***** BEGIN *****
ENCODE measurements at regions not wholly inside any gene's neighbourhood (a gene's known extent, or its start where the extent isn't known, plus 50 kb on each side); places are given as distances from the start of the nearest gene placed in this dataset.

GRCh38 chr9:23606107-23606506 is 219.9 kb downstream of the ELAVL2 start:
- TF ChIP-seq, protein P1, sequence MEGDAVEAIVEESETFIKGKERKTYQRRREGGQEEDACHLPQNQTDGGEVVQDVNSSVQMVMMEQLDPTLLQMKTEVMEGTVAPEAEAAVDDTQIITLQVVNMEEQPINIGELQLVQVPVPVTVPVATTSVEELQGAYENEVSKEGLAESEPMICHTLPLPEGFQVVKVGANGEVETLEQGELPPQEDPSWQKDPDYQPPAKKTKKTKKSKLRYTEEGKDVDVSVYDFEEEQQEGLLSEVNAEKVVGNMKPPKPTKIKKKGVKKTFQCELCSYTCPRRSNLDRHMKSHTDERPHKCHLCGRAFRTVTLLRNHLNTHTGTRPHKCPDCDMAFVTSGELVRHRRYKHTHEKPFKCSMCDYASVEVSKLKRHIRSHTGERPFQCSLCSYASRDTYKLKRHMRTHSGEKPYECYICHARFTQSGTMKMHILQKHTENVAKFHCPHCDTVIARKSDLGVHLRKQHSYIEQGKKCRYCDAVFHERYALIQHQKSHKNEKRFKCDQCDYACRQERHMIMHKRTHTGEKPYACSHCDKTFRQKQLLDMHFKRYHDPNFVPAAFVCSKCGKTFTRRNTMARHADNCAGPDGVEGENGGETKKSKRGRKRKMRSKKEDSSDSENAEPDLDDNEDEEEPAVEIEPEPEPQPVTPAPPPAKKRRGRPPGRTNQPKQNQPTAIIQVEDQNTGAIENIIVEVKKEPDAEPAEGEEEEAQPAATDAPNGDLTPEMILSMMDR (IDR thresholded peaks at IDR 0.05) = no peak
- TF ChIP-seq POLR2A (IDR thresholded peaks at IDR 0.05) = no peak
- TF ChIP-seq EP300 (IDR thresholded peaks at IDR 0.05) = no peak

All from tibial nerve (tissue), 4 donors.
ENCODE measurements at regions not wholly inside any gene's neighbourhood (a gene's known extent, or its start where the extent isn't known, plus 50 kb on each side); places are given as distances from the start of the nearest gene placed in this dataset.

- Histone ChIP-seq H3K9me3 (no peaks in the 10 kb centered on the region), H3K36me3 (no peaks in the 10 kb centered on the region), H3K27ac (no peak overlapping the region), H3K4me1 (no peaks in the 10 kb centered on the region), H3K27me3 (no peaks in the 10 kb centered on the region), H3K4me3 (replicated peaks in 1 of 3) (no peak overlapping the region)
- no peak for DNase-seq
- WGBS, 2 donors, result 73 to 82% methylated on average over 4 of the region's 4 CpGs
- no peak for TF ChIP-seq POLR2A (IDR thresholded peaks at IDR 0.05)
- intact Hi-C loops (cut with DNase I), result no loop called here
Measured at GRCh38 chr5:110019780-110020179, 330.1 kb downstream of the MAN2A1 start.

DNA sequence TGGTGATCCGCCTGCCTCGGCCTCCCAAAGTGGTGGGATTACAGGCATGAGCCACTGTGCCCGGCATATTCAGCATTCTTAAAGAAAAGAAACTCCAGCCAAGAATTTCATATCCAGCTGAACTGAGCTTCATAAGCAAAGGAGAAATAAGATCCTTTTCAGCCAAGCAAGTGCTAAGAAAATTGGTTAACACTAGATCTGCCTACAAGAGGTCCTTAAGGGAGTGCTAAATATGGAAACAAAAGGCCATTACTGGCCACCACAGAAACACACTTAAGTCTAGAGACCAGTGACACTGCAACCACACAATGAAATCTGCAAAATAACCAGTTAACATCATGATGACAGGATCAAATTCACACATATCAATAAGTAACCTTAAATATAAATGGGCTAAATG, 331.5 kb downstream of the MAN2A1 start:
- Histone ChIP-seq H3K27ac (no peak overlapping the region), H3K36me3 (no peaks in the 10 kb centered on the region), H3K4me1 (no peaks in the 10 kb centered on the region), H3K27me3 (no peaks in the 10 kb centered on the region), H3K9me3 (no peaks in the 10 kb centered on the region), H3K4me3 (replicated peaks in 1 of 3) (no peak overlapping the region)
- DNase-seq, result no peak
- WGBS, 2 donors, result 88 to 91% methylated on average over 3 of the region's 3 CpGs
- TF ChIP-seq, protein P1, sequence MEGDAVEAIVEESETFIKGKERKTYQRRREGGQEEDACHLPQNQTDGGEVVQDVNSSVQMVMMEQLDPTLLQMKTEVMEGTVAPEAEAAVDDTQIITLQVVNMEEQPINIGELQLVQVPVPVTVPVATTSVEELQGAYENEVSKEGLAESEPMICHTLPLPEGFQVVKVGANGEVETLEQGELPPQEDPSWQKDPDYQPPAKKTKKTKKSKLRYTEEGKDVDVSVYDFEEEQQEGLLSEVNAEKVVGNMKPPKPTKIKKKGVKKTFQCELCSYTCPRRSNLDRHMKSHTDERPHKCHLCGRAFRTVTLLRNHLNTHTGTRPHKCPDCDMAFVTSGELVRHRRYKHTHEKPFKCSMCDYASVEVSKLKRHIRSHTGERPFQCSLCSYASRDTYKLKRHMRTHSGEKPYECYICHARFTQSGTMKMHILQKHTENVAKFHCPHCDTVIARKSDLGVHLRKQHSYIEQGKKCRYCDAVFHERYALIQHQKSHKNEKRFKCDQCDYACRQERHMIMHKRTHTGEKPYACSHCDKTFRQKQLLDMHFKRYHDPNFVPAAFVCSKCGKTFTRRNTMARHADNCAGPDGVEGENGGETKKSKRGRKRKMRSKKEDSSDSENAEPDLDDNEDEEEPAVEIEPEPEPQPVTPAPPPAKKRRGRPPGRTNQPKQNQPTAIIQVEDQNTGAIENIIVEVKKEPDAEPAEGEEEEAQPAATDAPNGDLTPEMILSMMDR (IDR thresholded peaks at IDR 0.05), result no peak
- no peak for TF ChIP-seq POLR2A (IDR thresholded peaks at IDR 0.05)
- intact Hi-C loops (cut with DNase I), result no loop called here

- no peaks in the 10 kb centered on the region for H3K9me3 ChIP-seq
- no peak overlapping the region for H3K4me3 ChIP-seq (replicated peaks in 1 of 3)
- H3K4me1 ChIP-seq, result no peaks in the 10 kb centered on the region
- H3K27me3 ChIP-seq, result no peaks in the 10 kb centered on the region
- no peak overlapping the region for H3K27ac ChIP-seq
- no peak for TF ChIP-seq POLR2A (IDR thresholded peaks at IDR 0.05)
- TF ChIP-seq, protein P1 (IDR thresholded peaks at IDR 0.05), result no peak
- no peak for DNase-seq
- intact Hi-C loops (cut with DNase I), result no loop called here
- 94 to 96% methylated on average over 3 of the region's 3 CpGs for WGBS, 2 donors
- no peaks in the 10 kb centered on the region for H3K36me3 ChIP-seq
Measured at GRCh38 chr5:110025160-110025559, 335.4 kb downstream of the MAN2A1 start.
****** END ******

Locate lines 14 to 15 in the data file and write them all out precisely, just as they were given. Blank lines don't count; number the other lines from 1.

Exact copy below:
DNA sequence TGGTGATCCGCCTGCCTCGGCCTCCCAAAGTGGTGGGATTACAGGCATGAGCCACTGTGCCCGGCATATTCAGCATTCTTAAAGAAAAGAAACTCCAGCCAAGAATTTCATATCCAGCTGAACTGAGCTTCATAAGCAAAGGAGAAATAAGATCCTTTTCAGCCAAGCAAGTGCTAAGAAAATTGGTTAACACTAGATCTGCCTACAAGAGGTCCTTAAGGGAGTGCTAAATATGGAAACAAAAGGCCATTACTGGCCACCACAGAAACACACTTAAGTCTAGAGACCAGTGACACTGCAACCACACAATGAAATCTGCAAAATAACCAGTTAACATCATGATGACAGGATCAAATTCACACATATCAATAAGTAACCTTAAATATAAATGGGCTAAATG, 331.5 kb downstream of the MAN2A1 start:
- Histone ChIP-seq H3K27ac (no peak overlapping the region), H3K36me3 (no peaks in the 10 kb centered on the region), H3K4me1 (no peaks in the 10 kb centered on the region), H3K27me3 (no peaks in the 10 kb centered on the region), H3K9me3 (no peaks in the 10 kb centered on the region), H3K4me3 (replicated peaks in 1 of 3) (no peak overlapping the region)